Can programmed or self-selected physical activity affect physical fitness of adolescents?

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Abstract

The aim of this study was to verify the effects of programmed and self-selected physical activities on the physical fitness of adolescents. High school adolescents, aged between 15 and 17 years, were divided into two experimental groups: a) a self-selected physical activity group (PAS) with 55 students (aged 15.7 ± 0.7 years), who performed physical activities with self-selected rhythm at the following sports: basketball, volleyball, handball, futsal and swimming; and b) a physical fitness training group (PFT) with 53 students (aged 16.0 ± 0.7 years), who performed programmed physical fitness exercises. Both types of activity were developed during 60 min classes. To assess physical fitness the PROESP-BR protocol was used. The statistical analysis was performed by repeated measures ANOVA. The measurements of pre and post-tests showed significantly different values after PFT in: 9 minute running test, medicine ball throw, horizontal jump, abdominal endurance, running speed and flexibility. After PAS differences were detected in abdominal endurance, agility, running speed and flexibility. The intervention with programmed physical activity promoted more changes in the physical abilities; however, in the self-selected program, agility was improved probably because of the practice of sports. Therefore, physical education teachers can use PFT to improve cardiorespiratory fitness and power of lower and upper limbs and PAS to improve agility of high school adolescents.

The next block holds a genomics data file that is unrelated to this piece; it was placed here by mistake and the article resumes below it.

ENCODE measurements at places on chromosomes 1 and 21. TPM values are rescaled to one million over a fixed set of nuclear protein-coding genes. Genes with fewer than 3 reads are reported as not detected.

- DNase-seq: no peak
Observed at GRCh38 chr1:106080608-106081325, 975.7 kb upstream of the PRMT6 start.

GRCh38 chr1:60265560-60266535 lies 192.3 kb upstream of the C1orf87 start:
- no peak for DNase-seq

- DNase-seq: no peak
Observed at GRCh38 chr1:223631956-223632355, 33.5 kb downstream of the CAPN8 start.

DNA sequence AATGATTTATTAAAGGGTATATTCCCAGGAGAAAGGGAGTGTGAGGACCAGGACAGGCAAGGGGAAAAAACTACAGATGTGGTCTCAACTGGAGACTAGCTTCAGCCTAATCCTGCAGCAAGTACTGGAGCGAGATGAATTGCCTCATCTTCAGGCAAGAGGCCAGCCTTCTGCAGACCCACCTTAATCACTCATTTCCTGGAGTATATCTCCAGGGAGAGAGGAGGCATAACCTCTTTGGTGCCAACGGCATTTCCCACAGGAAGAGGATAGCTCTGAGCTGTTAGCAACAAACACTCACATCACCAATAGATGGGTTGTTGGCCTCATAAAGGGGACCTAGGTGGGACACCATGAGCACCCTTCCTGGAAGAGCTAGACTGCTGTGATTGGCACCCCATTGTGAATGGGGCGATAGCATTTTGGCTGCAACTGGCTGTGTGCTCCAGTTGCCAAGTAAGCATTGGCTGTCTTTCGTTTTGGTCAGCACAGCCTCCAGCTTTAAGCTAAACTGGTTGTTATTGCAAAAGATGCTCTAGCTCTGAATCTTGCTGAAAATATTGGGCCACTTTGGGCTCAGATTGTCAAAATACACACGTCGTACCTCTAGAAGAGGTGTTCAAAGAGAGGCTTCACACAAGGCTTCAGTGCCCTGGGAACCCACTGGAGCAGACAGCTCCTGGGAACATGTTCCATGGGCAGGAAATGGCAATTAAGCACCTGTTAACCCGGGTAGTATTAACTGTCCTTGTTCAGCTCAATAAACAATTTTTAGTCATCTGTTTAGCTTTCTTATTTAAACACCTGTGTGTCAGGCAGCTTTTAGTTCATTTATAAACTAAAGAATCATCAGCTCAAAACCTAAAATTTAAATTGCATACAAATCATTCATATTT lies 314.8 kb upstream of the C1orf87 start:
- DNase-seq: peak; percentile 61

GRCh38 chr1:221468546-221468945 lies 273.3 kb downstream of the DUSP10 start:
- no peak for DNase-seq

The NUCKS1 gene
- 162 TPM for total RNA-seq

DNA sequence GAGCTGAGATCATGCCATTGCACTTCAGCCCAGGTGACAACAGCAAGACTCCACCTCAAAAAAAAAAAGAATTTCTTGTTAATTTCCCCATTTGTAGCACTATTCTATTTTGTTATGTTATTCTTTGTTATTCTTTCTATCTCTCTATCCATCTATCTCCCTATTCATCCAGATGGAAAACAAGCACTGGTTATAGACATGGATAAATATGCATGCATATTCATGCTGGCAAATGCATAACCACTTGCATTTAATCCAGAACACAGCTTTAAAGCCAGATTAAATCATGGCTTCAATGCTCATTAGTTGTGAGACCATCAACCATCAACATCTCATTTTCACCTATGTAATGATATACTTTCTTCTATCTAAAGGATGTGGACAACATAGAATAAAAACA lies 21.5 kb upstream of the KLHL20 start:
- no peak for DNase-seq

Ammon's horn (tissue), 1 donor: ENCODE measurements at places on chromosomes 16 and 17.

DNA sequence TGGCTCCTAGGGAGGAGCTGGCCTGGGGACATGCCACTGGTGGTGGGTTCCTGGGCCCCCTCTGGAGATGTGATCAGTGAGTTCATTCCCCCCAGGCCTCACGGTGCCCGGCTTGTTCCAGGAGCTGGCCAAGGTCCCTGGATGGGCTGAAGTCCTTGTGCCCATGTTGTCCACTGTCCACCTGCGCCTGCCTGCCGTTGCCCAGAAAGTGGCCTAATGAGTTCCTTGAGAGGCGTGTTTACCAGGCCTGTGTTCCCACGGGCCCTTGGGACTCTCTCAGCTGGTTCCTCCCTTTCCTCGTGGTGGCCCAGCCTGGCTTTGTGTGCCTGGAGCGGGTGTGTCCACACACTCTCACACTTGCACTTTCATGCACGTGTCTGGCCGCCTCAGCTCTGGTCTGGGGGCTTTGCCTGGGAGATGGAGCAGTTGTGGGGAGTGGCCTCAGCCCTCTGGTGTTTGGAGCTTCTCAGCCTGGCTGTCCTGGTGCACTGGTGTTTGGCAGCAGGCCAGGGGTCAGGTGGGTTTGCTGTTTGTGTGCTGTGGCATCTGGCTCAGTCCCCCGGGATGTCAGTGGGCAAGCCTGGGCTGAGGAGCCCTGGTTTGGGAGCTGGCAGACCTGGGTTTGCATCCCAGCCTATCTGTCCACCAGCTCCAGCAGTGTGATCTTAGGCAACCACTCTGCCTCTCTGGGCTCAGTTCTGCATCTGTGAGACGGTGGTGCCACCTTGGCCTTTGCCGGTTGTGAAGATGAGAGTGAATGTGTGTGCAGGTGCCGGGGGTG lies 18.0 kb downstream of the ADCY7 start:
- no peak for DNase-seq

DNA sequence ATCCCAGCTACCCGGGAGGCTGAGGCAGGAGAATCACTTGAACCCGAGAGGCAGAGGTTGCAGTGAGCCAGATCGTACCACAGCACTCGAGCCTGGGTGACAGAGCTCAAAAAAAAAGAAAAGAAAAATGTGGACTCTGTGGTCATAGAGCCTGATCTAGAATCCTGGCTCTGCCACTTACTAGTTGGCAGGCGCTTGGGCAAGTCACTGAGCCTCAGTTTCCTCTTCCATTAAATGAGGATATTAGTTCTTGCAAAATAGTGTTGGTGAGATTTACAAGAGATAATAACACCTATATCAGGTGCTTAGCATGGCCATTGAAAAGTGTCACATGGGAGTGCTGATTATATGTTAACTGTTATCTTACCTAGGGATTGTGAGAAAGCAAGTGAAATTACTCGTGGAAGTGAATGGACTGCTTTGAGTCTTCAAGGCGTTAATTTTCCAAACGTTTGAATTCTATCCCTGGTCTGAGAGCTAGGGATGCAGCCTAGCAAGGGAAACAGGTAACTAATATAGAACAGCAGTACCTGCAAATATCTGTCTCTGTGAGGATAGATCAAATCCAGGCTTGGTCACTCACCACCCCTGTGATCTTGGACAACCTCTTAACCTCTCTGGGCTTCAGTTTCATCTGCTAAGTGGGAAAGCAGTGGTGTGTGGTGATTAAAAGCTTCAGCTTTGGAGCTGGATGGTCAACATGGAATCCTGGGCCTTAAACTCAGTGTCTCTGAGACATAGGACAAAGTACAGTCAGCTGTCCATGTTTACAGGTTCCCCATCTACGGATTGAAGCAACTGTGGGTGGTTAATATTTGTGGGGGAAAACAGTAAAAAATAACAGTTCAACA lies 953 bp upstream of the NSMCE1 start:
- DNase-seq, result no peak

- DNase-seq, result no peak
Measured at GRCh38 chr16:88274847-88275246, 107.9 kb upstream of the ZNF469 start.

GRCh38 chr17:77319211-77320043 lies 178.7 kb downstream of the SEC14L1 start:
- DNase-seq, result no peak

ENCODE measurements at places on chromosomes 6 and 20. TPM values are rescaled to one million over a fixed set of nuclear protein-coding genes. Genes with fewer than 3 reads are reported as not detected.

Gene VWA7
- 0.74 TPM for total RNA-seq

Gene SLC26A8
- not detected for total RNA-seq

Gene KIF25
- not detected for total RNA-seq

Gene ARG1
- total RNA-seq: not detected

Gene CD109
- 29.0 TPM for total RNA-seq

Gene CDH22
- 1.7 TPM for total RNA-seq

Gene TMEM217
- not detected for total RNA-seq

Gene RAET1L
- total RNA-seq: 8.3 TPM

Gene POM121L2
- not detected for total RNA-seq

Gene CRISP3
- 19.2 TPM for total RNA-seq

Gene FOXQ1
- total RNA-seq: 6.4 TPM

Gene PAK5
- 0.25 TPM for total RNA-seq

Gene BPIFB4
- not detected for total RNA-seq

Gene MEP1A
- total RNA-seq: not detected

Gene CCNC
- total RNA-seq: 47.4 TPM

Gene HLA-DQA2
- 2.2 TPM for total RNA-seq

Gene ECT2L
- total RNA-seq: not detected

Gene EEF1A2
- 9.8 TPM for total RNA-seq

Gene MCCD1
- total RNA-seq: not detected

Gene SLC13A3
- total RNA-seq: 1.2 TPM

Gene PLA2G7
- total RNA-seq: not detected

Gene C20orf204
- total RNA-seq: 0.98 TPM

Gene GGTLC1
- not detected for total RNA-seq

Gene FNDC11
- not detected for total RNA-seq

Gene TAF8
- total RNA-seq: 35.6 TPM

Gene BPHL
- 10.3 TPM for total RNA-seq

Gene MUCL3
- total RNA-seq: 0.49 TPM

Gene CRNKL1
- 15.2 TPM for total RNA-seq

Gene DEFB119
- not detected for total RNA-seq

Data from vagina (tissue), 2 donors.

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Neto, C. F., Neto, G. R., Araújo, A. T., Sousa, M. S. C., Sousa, J. B. C., Batista, G. R., & Reis, V. M. M. R. (2014). Can programmed or self-selected physical activity affect physical fitness of adolescents? Journal of Human Kinetics, 43(1), 125–130. https://doi.org/10.2478/hukin-2014-0097

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